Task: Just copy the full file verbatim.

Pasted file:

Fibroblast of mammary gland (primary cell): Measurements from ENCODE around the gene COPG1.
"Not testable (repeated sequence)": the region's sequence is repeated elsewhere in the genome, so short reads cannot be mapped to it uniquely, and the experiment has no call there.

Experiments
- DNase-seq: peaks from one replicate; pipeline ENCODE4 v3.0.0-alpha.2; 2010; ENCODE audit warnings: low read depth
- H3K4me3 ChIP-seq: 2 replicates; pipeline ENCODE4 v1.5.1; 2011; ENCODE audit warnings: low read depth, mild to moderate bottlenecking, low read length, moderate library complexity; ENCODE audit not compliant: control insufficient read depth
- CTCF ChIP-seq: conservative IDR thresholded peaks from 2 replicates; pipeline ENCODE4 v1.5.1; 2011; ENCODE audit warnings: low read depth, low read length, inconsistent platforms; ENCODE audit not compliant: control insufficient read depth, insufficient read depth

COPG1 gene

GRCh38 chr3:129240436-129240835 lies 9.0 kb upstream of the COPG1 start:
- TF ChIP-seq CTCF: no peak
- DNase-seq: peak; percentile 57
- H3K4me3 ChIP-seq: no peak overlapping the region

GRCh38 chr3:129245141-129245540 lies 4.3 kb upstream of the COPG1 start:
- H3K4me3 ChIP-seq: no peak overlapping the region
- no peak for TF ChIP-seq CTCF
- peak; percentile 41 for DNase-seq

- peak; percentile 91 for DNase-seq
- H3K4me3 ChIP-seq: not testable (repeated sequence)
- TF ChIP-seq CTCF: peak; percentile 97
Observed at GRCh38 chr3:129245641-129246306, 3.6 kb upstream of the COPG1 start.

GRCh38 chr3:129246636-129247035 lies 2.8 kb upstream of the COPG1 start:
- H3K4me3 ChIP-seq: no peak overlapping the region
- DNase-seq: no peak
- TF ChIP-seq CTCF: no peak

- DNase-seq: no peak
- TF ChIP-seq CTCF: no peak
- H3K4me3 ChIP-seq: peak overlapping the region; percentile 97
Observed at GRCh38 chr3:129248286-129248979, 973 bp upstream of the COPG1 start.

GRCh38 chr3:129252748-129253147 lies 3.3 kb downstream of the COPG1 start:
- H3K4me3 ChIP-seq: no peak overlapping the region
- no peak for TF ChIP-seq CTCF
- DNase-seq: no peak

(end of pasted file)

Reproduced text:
Fibroblast of mammary gland (primary cell): Measurements from ENCODE around the gene COPG1.
"Not testable (repeated sequence)": the region's sequence is repeated elsewhere in the genome, so short reads cannot be mapped to it uniquely, and the experiment has no call there.

Experiments
- DNase-seq: peaks from one replicate; pipeline ENCODE4 v3.0.0-alpha.2; 2010; ENCODE audit warnings: low read depth
- H3K4me3 ChIP-seq: 2 replicates; pipeline ENCODE4 v1.5.1; 2011; ENCODE audit warnings: low read depth, mild to moderate bottlenecking, low read length, moderate library complexity; ENCODE audit not compliant: control insufficient read depth
- CTCF ChIP-seq: conservative IDR thresholded peaks from 2 replicates; pipeline ENCODE4 v1.5.1; 2011; ENCODE audit warnings: low read depth, low read length, inconsistent platforms; ENCODE audit not compliant: control insufficient read depth, insufficient read depth

COPG1 gene

GRCh38 chr3:129240436-129240835 lies 9.0 kb upstream of the COPG1 start:
- TF ChIP-seq CTCF: no peak
- DNase-seq: peak; percentile 57
- H3K4me3 ChIP-seq: no peak overlapping the region

GRCh38 chr3:129245141-129245540 lies 4.3 kb upstream of the COPG1 start:
- H3K4me3 ChIP-seq: no peak overlapping the region
- no peak for TF ChIP-seq CTCF
- peak; percentile 41 for DNase-seq

- peak; percentile 91 for DNase-seq
- H3K4me3 ChIP-seq: not testable (repeated sequence)
- TF ChIP-seq CTCF: peak; percentile 97
Observed at GRCh38 chr3:129245641-129246306, 3.6 kb upstream of the COPG1 start.

GRCh38 chr3:129246636-129247035 lies 2.8 kb upstream of the COPG1 start:
- H3K4me3 ChIP-seq: no peak overlapping the region
- DNase-seq: no peak
- TF ChIP-seq CTCF: no peak

- DNase-seq: no peak
- TF ChIP-seq CTCF: no peak
- H3K4me3 ChIP-seq: peak overlapping the region; percentile 97
Observed at GRCh38 chr3:129248286-129248979, 973 bp upstream of the COPG1 start.

GRCh38 chr3:129252748-129253147 lies 3.3 kb downstream of the COPG1 start:
- H3K4me3 ChIP-seq: no peak overlapping the region
- no peak for TF ChIP-seq CTCF
- DNase-seq: no peak